Skip to main content

At long last, Valve begins taking pre-orders for Steam Machines

at long last valve begins taking preorders for steam machines alienware machine
Image used with permission by copyright holder
Have you been waiting for the opportunity to get your hands on Valve’s couch friendly Steam Machine? The first official SteamOS boxes will be hitting stores later this year, and you can preorder the Alienware and Syber Steam Machines starting today.

The Steam Store now lists a slew of computers for sale built around Valve’s own Linux distribution, designed specifically for gaming and web browsing with a game controller. Most of them will ship starting November 10th, but if you choose one of the Alienware or Syber options, you could have it as early as October 16th.

According to a quote obtained by Forbes from an Alienware spokesperson, part of the reason for this first wave is to iron out any kinks before the rest of the machines hit the market. “We’ll be able to get that first wave of feedback…That’s what comes from an open PC ecosystem is the ability to take those lessons learned and apply them – from the software aspect – to a better gaming experience.”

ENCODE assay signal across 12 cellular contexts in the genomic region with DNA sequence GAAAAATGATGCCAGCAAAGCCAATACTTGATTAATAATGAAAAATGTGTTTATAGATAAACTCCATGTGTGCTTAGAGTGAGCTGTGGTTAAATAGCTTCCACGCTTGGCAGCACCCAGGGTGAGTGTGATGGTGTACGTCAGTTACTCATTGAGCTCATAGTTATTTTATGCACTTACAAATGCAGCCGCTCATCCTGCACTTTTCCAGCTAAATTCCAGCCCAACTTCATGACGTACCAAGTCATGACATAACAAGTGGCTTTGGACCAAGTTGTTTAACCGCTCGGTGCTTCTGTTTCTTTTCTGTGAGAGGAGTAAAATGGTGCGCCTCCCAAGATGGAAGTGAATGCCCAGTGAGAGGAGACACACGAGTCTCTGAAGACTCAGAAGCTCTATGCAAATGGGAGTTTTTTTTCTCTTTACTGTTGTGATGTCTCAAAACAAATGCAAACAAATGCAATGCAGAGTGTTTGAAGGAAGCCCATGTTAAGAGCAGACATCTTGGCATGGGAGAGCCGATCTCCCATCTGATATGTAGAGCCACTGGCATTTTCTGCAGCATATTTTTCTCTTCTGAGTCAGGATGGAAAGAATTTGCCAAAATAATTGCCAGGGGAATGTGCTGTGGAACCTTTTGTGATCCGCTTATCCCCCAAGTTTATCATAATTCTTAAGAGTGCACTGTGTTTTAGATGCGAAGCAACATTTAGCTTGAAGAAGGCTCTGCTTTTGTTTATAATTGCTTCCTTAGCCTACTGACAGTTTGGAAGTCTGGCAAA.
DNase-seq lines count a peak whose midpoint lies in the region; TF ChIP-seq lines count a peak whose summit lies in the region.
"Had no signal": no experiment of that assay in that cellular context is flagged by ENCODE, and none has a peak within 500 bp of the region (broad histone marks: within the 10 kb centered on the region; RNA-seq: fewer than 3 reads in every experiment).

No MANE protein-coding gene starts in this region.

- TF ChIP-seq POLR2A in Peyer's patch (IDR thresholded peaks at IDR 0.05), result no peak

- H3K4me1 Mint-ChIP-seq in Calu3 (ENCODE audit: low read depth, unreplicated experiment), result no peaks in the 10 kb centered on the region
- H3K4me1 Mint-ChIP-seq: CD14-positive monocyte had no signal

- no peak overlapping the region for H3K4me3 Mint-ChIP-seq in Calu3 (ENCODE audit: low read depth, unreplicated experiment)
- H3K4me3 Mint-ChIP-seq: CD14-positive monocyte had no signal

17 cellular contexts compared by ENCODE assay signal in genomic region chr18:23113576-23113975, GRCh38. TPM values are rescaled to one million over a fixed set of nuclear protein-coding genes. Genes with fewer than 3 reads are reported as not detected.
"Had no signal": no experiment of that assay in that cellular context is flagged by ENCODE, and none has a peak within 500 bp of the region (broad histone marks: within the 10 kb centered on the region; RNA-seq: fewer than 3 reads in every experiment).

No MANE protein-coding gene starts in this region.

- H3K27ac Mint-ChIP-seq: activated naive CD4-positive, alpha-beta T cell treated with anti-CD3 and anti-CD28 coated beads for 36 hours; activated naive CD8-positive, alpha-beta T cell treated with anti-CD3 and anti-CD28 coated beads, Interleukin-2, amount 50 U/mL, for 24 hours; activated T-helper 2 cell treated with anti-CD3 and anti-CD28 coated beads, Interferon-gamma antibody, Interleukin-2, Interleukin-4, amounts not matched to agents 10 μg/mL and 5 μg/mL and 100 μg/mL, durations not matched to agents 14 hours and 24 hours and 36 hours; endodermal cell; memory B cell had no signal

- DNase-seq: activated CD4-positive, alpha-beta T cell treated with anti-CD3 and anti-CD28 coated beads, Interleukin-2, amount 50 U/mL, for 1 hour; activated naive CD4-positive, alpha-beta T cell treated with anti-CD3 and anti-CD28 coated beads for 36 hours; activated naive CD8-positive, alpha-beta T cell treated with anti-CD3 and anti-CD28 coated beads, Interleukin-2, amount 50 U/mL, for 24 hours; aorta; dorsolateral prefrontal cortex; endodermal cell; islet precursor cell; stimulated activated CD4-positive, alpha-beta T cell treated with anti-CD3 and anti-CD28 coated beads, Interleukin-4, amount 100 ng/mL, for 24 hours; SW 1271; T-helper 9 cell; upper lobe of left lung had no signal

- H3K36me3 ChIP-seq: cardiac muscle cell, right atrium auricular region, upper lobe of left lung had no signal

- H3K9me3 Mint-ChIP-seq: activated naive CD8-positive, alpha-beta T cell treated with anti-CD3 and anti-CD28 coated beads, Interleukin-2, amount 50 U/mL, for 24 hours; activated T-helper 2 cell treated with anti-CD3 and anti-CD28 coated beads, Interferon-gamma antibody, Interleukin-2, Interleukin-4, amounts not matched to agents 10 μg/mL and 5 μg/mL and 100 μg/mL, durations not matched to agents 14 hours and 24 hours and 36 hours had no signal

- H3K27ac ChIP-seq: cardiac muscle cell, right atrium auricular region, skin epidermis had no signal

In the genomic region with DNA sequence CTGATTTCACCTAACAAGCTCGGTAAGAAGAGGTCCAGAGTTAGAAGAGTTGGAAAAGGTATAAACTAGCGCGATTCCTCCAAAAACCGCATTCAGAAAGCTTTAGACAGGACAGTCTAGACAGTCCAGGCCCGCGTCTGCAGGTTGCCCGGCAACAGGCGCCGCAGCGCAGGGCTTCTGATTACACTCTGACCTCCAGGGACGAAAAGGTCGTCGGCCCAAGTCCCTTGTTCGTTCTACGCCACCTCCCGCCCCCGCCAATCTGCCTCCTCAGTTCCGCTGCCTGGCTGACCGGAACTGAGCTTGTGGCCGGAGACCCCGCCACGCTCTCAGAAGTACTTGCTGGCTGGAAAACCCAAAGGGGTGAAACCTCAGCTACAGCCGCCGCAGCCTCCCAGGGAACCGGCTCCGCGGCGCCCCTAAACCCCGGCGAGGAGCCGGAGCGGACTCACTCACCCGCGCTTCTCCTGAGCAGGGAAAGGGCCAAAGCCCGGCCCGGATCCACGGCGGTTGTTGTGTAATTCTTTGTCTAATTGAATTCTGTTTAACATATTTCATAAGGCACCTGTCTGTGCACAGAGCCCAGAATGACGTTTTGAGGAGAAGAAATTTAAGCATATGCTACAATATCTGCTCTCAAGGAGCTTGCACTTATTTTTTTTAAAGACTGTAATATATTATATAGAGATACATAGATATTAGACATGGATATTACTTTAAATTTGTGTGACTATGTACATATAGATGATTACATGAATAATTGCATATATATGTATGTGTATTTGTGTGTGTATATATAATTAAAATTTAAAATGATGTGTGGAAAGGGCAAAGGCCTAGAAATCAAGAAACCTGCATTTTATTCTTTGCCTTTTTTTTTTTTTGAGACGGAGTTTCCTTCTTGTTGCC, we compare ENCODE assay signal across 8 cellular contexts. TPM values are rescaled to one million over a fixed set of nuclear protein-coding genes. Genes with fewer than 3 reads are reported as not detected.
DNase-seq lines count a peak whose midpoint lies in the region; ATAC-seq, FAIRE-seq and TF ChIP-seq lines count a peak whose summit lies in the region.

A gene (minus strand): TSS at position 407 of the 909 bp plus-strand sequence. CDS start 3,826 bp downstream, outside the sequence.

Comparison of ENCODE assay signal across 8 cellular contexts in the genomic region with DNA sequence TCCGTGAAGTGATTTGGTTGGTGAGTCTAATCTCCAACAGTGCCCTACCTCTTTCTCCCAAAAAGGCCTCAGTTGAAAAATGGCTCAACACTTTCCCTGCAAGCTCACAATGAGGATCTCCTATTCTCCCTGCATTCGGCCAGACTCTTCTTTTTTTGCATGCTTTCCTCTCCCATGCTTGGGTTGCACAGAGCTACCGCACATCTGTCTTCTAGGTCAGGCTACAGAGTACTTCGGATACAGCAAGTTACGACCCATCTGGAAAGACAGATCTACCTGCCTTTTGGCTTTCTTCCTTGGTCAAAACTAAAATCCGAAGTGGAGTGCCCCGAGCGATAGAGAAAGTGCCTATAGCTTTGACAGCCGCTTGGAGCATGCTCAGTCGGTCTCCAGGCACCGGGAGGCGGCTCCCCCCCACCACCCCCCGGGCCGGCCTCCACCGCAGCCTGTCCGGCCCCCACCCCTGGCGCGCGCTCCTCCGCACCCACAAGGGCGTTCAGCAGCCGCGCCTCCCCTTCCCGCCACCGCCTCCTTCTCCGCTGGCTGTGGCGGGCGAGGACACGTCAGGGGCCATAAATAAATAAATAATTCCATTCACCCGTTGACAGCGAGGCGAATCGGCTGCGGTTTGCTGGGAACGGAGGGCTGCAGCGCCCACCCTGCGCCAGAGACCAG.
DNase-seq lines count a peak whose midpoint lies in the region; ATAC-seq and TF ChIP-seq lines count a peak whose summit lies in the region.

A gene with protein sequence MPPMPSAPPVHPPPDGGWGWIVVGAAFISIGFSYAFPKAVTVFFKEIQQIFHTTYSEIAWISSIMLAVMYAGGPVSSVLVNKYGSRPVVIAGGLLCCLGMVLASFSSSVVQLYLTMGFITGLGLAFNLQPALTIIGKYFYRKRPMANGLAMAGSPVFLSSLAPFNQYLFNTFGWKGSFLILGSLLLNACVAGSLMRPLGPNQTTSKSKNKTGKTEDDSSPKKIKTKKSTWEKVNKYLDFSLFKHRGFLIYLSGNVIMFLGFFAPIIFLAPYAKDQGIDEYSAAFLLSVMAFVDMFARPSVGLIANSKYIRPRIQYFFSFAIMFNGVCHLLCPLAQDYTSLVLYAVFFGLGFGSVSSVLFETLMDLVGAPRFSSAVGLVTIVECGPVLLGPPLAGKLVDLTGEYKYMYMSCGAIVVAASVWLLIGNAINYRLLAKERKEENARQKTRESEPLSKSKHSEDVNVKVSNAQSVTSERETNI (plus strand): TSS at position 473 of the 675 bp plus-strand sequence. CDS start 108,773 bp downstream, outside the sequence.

Under the hood, the Alienware Steam Machines are competitive gaming systems. At the basic end, for $449, you can have a dual-core Intel Core i3-4130T, which has a base clock of 2.9GHz, plus 4GB of RAM. You also get a 500GB, 7200RPM hard disk, 802.11 Wi-Fi, and they’ll throw in a Steam Controller.

Shell out $749 for the top end, and you’ll get a quad-core Intel Core i7-4765T, with 8GB of RAM, and a 1TB hard drive. The two base models have some reduced connectivity, but if you go with $649 or higher versions, you’ll get both a quad-core processor, and the bump to 802.11ac Wi-Fi.

Image used with permission by copyright holder

Lacking from the above is the graphics card. That’s because they all have the same GPU, which is simply described as an Nvidia GeForce GTX with 2GB of DDR5 RAM. The original Alienware Alpha was powered by an Nvidia GTX 860m with 2GB of RAM, so it’s not unreasonable to think the performance will be somewhere around, if better than, the graphics on the Alpha. A GTX 960M seems likely, but that’s just our guess.